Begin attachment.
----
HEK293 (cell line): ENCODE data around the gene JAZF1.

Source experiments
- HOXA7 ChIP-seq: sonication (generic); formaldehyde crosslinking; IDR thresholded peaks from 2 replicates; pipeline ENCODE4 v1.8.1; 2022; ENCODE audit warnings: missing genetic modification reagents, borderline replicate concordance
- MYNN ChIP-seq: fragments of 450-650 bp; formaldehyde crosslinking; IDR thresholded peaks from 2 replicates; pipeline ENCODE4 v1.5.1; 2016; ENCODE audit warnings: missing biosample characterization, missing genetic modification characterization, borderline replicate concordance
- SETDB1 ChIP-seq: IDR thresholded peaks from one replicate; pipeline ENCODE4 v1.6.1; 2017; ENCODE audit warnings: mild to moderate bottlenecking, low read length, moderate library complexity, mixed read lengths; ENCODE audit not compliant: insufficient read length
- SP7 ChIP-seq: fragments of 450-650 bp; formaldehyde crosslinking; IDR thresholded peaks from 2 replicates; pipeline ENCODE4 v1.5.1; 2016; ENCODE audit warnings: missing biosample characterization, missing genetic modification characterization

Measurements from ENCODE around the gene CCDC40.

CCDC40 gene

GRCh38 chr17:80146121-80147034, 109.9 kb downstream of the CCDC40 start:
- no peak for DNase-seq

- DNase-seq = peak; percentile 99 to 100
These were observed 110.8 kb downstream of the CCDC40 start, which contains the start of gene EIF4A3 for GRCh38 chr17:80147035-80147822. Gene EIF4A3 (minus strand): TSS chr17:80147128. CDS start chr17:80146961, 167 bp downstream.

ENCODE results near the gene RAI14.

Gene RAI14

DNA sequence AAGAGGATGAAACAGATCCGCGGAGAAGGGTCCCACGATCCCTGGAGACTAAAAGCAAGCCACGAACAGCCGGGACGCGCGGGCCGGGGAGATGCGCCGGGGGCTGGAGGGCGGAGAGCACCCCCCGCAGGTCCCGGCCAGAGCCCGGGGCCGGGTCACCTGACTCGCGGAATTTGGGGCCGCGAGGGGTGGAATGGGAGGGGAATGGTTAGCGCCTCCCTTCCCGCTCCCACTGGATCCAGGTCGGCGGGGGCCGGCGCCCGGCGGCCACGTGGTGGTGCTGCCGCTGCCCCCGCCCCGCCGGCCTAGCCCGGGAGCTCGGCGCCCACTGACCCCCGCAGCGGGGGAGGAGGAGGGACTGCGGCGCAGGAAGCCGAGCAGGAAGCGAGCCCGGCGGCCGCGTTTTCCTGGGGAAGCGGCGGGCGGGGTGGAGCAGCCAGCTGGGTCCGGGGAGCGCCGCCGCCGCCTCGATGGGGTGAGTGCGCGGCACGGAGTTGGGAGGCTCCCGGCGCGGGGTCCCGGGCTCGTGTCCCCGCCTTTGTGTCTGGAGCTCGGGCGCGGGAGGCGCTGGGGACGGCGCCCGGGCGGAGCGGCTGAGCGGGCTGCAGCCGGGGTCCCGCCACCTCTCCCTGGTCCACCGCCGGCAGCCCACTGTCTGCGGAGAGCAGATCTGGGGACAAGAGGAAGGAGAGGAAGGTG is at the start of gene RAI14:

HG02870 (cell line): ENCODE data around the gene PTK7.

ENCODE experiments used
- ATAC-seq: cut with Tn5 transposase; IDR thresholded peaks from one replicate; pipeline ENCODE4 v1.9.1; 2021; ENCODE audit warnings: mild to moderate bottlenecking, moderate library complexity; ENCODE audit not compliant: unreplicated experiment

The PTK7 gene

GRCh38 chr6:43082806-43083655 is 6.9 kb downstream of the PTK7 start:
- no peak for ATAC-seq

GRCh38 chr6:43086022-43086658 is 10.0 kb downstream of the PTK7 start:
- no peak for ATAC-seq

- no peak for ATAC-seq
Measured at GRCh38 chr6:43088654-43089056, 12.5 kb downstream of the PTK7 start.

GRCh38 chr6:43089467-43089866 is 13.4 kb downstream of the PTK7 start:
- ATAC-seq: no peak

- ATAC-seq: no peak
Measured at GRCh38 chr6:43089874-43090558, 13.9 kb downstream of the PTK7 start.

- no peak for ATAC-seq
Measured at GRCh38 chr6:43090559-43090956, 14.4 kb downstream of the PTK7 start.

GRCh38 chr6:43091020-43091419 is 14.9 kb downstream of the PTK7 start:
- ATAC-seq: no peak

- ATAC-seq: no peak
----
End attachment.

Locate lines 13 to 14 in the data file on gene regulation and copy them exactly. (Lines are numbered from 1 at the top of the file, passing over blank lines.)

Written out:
ENCODE results near the gene RAI14.

Gene RAI14